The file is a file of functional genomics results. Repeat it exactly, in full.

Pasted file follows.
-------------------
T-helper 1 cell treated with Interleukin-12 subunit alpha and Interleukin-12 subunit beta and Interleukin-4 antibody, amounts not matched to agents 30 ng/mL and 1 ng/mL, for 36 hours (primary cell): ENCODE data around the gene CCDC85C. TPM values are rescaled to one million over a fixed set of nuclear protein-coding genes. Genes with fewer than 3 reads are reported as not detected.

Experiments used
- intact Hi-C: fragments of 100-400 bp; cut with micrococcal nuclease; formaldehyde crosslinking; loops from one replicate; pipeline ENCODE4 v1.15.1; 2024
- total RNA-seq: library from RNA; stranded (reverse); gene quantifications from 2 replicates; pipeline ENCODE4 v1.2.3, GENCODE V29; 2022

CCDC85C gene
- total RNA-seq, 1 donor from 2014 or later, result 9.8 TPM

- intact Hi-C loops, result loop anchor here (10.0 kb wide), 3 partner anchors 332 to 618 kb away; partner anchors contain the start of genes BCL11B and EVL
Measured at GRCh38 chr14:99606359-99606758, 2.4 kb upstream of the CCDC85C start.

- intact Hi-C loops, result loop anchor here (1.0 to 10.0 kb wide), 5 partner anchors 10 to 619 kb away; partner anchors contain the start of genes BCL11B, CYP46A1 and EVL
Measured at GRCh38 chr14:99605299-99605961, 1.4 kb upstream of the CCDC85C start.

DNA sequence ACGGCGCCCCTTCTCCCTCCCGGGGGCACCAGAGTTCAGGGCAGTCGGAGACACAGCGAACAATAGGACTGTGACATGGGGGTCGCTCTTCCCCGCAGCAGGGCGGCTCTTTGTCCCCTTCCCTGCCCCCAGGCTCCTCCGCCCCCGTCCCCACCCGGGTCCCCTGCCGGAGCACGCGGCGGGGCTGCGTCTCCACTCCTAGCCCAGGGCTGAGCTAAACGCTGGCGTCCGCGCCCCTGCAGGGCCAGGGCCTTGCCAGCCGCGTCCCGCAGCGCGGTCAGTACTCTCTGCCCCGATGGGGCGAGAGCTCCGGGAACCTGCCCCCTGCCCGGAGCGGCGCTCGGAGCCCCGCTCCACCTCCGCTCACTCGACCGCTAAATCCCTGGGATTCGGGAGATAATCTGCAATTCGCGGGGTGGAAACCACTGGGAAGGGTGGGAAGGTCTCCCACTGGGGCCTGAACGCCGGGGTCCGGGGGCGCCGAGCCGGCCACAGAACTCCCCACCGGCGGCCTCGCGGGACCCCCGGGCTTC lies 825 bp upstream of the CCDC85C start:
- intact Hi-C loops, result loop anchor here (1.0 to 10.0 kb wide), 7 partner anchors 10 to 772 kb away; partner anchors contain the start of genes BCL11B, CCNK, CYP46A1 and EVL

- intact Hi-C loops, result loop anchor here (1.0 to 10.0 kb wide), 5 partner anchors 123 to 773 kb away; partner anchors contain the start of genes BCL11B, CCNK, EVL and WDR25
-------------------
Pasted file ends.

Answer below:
T-helper 1 cell treated with Interleukin-12 subunit alpha and Interleukin-12 subunit beta and Interleukin-4 antibody, amounts not matched to agents 30 ng/mL and 1 ng/mL, for 36 hours (primary cell): ENCODE data around the gene CCDC85C. TPM values are rescaled to one million over a fixed set of nuclear protein-coding genes. Genes with fewer than 3 reads are reported as not detected.

Experiments used
- intact Hi-C: fragments of 100-400 bp; cut with micrococcal nuclease; formaldehyde crosslinking; loops from one replicate; pipeline ENCODE4 v1.15.1; 2024
- total RNA-seq: library from RNA; stranded (reverse); gene quantifications from 2 replicates; pipeline ENCODE4 v1.2.3, GENCODE V29; 2022

CCDC85C gene
- total RNA-seq, 1 donor from 2014 or later, result 9.8 TPM

- intact Hi-C loops, result loop anchor here (10.0 kb wide), 3 partner anchors 332 to 618 kb away; partner anchors contain the start of genes BCL11B and EVL
Measured at GRCh38 chr14:99606359-99606758, 2.4 kb upstream of the CCDC85C start.

- intact Hi-C loops, result loop anchor here (1.0 to 10.0 kb wide), 5 partner anchors 10 to 619 kb away; partner anchors contain the start of genes BCL11B, CYP46A1 and EVL
Measured at GRCh38 chr14:99605299-99605961, 1.4 kb upstream of the CCDC85C start.

DNA sequence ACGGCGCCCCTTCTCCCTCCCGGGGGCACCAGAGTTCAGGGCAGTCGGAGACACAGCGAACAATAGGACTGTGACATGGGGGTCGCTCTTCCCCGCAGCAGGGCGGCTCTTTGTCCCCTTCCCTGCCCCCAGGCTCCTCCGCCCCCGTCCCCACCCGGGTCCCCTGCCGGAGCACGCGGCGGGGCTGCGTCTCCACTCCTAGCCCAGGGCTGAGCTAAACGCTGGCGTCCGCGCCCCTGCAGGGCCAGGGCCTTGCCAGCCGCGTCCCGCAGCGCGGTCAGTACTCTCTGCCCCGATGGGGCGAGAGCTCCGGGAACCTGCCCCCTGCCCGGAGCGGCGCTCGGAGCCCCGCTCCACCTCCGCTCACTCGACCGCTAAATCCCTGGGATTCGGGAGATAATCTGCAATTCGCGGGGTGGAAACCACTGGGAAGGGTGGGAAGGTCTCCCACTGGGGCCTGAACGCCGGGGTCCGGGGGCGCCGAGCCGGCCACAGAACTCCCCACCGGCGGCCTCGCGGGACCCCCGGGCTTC lies 825 bp upstream of the CCDC85C start:
- intact Hi-C loops, result loop anchor here (1.0 to 10.0 kb wide), 7 partner anchors 10 to 772 kb away; partner anchors contain the start of genes BCL11B, CCNK, CYP46A1 and EVL

- intact Hi-C loops, result loop anchor here (1.0 to 10.0 kb wide), 5 partner anchors 123 to 773 kb away; partner anchors contain the start of genes BCL11B, CCNK, EVL and WDR25